IRS provides some reassurance on application of excise tax to employer payment plans

Certain transitional relief previously issued regarding the excise tax under Code Sec. 4980D will continue for employer payment plans instituted for 2-percent shareholder employees and for ones with fewer than two participants who are current employees on the first day of the plan year, according to a recent IRS letter to the office of U.S. Rep. Justin Amash (R-Mich.). Employer payment plans, under which an employer reimburses or directly pays an employee for premium expenses incurred for an individual health policy are considered by the IRS to be group health plans that fail to comply with Patient Protection and Affordable Care Act’s (ACA) (P.L. 111-148) market reforms. They are typically, therefore, subject to an excise tax under Code Sec. 4980D.

Coverage for 2-percent shareholders. However, transition relief for small employers from the excise tax was provided in IRS Notice 2015-17 (I.R.B. 2015-14), and much of that relief expired on June 30, 2015. According to Notice 2015-17, no excise tax would be asserted for any failure to satisfy the above ACA market reforms for a healthcare arrangement provided for 2-percent shareholder employees, pending subsequent guidance. The IRS now states that, because no other guidance has been issued, taxpayers may continue to rely on IRS Notice 2008-1 (I.R.B. 2008-2) for tax treatment of health coverage provided to 2-percent shareholder employees.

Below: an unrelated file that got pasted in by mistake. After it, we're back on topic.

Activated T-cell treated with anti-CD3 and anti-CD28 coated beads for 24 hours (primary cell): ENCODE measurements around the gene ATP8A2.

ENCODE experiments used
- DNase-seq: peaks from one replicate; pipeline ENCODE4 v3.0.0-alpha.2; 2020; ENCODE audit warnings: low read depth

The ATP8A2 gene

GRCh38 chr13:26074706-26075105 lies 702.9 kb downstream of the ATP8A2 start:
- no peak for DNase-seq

Coverage for only one employee. This latest guidance does not apply for coverage of employees who are not 2-percent shareholders. However, the IRS points to Q&A 5 of IRS Notice 2015-17, which discusses the application of market reforms to health plans with fewer than two participants who are current employees.

IRS Notice 2015-17 provides that the pertinent market reforms do not apply to group health plans with fewer than two participants who are current employees on the first day of the plan year, so that, whether or not a reimbursement arrangement such as an employer payment plan is considered to be a group health plan, it would not be subject to the excise tax for failing to satisfy the market reforms, according to an exception found in Code Sec. 9831(a)(2). The IRS cautions that if an S Corporation maintains more than one such arrangement for different employees (including 2-percent shareholder employees), the Code Sec. 9831(a)(2) exception does not apply. In that case, if both a non-2-percent shareholder employee and a 2-percent shareholder employee receive reimbursements for individual premiums, that arrangement would be considered by the IRS to be a group health plan for more than one current employee.

The IRS also added that the rules for group health plans with fewer than two participants who are current employees is a permanent rule.

SOURCE: IRS Information Letter 2016-0021, March 25, 2016 (release date).

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